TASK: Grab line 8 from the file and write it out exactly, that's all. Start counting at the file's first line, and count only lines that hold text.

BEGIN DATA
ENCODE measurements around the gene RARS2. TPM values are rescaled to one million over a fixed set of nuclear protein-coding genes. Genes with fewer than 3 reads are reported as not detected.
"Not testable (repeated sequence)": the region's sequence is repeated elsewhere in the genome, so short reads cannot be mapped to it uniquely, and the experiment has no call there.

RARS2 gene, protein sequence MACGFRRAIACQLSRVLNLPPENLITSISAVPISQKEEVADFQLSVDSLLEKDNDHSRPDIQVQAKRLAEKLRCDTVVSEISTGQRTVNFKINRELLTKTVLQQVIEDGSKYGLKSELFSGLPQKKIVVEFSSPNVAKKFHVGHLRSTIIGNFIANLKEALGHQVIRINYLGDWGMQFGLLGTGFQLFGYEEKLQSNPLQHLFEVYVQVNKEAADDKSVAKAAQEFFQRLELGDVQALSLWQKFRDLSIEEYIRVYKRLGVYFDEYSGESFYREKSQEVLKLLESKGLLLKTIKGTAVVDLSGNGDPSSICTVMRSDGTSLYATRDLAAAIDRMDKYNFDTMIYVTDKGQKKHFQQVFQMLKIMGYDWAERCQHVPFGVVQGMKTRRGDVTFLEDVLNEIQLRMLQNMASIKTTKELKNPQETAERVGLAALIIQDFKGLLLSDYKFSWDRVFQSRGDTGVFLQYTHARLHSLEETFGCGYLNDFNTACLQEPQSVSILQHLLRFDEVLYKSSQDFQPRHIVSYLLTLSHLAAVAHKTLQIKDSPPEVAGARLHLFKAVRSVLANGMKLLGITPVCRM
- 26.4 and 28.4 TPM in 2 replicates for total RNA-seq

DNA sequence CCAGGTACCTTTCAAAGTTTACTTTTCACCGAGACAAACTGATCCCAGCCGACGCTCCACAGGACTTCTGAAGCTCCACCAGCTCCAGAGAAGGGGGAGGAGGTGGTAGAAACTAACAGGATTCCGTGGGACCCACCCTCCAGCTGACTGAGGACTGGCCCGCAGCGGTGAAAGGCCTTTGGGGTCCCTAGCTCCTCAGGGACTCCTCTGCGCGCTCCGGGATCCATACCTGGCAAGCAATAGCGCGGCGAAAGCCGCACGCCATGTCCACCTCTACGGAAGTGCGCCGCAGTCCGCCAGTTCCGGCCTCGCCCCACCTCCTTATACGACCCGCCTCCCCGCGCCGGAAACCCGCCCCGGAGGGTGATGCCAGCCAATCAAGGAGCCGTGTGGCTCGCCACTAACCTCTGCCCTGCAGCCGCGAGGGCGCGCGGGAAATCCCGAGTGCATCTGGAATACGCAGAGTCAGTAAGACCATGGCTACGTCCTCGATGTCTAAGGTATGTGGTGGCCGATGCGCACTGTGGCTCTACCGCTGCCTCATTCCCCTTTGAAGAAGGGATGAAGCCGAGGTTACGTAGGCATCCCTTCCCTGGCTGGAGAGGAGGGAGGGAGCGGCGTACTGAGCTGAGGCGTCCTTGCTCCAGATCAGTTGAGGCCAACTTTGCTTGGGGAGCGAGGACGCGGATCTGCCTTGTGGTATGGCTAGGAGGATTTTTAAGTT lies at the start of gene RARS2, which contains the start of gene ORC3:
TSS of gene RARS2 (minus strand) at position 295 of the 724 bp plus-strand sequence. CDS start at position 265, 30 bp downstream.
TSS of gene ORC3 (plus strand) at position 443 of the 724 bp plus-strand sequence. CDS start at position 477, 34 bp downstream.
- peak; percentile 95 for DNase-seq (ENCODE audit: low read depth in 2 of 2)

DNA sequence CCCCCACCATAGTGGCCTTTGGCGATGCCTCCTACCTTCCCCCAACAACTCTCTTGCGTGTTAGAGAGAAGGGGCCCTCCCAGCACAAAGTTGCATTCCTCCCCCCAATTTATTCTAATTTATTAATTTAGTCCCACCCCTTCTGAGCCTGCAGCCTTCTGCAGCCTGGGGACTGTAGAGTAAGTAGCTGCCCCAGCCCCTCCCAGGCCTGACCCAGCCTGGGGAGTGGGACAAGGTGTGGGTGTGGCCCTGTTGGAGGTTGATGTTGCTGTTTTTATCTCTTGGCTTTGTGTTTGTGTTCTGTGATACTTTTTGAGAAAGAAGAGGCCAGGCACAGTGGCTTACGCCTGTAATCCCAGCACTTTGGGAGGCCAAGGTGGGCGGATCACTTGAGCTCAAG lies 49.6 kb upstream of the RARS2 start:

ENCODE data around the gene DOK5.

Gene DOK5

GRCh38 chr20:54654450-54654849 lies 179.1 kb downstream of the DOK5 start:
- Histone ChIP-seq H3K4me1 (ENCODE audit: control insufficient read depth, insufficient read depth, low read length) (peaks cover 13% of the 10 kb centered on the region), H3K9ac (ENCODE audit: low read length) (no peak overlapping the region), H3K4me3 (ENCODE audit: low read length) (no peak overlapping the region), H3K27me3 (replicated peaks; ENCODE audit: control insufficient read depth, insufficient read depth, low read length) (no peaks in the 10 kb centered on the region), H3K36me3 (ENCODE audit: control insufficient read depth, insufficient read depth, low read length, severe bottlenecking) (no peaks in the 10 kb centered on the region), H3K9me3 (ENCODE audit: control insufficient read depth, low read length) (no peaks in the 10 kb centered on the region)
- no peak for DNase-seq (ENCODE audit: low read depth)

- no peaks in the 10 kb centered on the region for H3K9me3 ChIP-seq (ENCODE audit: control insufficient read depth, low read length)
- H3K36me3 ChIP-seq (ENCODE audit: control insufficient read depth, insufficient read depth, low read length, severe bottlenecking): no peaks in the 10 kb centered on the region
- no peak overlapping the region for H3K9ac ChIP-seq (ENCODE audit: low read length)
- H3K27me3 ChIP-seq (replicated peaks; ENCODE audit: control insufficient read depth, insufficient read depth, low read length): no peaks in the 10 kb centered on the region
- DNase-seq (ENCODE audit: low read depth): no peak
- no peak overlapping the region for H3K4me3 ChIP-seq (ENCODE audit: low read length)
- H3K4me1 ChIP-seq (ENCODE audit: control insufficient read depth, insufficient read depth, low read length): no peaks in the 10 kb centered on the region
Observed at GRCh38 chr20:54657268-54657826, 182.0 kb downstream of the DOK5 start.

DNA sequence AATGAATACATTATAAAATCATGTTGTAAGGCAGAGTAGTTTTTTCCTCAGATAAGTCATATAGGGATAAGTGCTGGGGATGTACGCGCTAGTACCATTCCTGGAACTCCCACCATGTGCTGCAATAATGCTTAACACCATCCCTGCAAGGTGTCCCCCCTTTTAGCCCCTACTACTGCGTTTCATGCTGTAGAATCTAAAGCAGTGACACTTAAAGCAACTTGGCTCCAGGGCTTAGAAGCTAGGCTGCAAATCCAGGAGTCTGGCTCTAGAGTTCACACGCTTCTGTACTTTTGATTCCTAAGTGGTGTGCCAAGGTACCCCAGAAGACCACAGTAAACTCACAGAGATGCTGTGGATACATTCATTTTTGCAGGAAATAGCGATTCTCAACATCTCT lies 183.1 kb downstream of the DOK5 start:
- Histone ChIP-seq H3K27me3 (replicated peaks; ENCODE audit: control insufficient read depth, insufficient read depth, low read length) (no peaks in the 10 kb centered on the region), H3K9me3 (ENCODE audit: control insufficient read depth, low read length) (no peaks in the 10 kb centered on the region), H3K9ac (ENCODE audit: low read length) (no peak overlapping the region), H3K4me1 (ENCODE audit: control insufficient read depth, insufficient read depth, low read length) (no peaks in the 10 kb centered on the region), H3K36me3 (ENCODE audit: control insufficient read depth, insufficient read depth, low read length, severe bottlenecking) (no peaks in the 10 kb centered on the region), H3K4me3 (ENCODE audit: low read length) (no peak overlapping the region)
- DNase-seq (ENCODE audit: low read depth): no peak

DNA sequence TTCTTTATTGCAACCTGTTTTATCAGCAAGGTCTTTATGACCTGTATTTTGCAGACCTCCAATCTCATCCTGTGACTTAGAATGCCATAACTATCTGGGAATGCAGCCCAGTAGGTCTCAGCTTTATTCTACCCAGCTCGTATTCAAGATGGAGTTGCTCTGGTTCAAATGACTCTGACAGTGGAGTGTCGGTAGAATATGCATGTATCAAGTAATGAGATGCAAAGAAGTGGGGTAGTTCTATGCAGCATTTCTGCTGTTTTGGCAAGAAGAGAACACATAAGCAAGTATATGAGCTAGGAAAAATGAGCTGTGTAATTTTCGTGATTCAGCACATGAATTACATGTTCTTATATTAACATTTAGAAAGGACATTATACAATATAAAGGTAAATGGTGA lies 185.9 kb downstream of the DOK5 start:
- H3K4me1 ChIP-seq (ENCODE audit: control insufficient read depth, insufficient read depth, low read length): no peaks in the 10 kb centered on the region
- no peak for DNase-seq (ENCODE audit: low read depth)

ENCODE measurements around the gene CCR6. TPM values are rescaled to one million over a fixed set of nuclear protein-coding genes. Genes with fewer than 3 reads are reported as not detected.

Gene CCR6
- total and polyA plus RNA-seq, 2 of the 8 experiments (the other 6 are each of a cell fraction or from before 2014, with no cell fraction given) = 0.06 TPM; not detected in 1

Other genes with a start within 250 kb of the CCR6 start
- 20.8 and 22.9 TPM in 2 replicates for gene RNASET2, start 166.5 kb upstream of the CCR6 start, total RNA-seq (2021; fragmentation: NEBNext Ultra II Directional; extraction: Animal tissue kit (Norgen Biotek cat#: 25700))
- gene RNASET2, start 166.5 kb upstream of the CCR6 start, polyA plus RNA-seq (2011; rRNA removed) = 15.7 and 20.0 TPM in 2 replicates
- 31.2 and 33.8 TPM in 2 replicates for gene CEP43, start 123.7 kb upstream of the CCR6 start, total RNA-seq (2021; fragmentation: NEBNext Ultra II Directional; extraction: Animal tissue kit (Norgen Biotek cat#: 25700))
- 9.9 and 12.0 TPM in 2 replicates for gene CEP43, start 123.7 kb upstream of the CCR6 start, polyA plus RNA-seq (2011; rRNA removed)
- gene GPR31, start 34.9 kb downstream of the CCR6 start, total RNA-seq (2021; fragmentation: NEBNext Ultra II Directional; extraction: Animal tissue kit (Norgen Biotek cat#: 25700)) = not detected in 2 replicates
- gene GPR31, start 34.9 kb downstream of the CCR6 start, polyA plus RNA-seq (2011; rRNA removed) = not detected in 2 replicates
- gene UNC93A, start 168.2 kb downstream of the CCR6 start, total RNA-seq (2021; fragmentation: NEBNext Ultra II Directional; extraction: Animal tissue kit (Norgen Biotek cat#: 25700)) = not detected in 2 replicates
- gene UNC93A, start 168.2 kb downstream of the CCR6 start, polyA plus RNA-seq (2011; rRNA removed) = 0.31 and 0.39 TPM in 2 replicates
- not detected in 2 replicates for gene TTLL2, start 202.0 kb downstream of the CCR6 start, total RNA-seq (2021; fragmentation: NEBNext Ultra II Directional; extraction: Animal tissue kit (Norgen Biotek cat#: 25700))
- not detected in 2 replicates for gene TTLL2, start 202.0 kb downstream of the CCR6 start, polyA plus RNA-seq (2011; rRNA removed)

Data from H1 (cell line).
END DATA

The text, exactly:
- peak; percentile 95 for DNase-seq (ENCODE audit: low read depth in 2 of 2)